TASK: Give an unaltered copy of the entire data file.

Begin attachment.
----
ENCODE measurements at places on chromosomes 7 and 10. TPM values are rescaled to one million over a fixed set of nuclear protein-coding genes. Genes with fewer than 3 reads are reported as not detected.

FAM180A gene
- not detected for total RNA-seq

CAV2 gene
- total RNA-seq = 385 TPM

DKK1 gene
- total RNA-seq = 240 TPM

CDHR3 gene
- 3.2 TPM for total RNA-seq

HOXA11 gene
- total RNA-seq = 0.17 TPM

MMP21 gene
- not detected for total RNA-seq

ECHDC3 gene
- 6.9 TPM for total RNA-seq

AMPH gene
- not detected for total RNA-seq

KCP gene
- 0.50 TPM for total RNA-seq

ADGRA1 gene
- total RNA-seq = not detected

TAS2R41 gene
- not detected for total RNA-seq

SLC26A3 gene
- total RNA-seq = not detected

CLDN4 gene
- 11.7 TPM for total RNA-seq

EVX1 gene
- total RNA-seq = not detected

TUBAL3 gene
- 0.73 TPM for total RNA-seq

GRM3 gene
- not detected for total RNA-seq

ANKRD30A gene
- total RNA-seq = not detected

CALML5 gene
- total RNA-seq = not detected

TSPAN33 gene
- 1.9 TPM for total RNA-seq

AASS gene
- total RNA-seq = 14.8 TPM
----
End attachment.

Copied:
ENCODE measurements at places on chromosomes 7 and 10. TPM values are rescaled to one million over a fixed set of nuclear protein-coding genes. Genes with fewer than 3 reads are reported as not detected.

FAM180A gene
- not detected for total RNA-seq

CAV2 gene
- total RNA-seq = 385 TPM

DKK1 gene
- total RNA-seq = 240 TPM

CDHR3 gene
- 3.2 TPM for total RNA-seq

HOXA11 gene
- total RNA-seq = 0.17 TPM

MMP21 gene
- not detected for total RNA-seq

ECHDC3 gene
- 6.9 TPM for total RNA-seq

AMPH gene
- not detected for total RNA-seq

KCP gene
- 0.50 TPM for total RNA-seq

ADGRA1 gene
- total RNA-seq = not detected

TAS2R41 gene
- not detected for total RNA-seq

SLC26A3 gene
- total RNA-seq = not detected

CLDN4 gene
- 11.7 TPM for total RNA-seq

EVX1 gene
- total RNA-seq = not detected

TUBAL3 gene
- 0.73 TPM for total RNA-seq

GRM3 gene
- not detected for total RNA-seq

ANKRD30A gene
- total RNA-seq = not detected

CALML5 gene
- total RNA-seq = not detected

TSPAN33 gene
- 1.9 TPM for total RNA-seq

AASS gene
- total RNA-seq = 14.8 TPM